Chad Dawson will stumble back to the light heavyweight division, but he remains the world's best at 175 pounds. (Photo by Ezra Shaw/Getty Images)
Chad Dawson lost last night in Oakland to Andre Ward, and he lost bad. Make no mistake about it: Dawson was dominated in the ring, made to look like a true inferior, beaten up and battered around the ring like he didn't belong in there with Ward.
But I truly don't believe that this is a knock on Dawson more than it is a celebration of just how great a fighter Andre Ward has become. He can do it all in there, really, and he simply was able to adjust and show superiority, catch Dawson, hurt him, and win the fight with the sort of performance that can turn doubters into believers overnight, even if evidence suggests that night should have come long ago.
Dawson is still the top light heavyweight in the world. His ballsy trip south to super middleweight in search of the best -- and biggest -- fight he could make doesn't change his status at 175 pounds, where in May, he truly beat Bernard Hopkins and took control of the weight class.
The loss to Ward, though, was the type that could demoralize. Dawson was manhandled over the last eight rounds of the fight after doing pretty well in the opening two frames, and his spirit was busted as much as his body was broken down by Ward's measured-but-animalistic attack. It was the sort of loss that wounds the pride of a fighter, and understandably so. Now he has to get past it, and move on with his career. At 30, Chad Dawson has a lot of main events left.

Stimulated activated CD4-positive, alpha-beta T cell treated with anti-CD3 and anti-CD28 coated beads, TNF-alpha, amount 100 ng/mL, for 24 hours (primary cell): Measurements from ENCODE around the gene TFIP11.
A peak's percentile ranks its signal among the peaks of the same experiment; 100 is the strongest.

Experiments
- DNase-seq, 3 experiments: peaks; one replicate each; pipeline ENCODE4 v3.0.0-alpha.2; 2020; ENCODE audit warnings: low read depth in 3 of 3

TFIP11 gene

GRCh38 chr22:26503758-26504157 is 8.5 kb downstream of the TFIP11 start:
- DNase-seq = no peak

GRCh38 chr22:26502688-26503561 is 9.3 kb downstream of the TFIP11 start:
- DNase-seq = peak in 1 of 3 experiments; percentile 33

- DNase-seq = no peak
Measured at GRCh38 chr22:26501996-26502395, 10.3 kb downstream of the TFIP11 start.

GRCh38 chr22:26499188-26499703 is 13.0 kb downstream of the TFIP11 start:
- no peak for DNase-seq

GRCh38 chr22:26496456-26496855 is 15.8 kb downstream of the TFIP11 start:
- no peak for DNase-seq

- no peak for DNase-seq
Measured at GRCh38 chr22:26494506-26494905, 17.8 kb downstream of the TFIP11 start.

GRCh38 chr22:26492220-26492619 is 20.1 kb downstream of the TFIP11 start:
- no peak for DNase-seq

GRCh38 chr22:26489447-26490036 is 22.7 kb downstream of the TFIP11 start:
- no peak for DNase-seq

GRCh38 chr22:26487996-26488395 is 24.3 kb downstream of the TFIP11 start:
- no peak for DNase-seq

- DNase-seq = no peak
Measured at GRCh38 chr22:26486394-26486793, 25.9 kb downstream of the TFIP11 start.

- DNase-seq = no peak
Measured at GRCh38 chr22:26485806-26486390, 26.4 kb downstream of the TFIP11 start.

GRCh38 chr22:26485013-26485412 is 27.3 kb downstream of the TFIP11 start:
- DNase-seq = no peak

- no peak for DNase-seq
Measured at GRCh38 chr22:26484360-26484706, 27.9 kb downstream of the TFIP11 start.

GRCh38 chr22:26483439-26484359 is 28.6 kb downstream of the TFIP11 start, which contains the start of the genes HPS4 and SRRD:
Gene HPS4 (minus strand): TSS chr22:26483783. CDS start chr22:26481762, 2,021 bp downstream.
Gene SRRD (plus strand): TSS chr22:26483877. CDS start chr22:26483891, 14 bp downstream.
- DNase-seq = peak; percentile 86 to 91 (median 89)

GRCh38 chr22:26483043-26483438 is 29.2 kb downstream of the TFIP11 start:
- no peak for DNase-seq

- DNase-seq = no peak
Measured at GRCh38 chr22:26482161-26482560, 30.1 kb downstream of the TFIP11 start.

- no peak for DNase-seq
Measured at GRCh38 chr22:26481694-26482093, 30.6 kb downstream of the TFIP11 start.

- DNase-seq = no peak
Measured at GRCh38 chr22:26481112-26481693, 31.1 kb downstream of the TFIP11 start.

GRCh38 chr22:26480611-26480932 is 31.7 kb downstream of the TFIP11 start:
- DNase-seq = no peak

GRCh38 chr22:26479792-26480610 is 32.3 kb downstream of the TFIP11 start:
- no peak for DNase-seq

So where does Dawson go next? Obviously, back to the drawing board -- and there are plenty of interesting fights waiting for him when he goes back up.
What better way to bounce back from a loss than to beat the other guy who handed you one of those damned things? Back in August 2010, despite the fact that Jean Pascal is not really as good as Chad Dawson, Pascal won a technical decision in Montreal when the fight was stopped due to a cut. It's a loss that sticks in the craw, because Dawson was coming on strong and many will argue he looked primed to stop Pascal in the remaining minutes of that fight. I can't go in all the way with that, because Pascal could have survived that round, run around for the 12th, and still have won the fight with a little room to spare on every card, but it's something people think about, anyway.
First of all, I do think Dawson needs to rematch Pascal. I just think he does because Pascal has a win over him, Dawson had some arguments about it, and he'd probably be the favored man again in the rematch, despite the outcome of their first fight.
Also, it was a pretty good fight. Also, Pascal isn't exactly busy. Right now, I think Dawson and Pascal need one another. To me, this is THE fight for both of them. You have to forgive me for not just assuming that Cloud vs Pascal is going to be rescheduled for next year.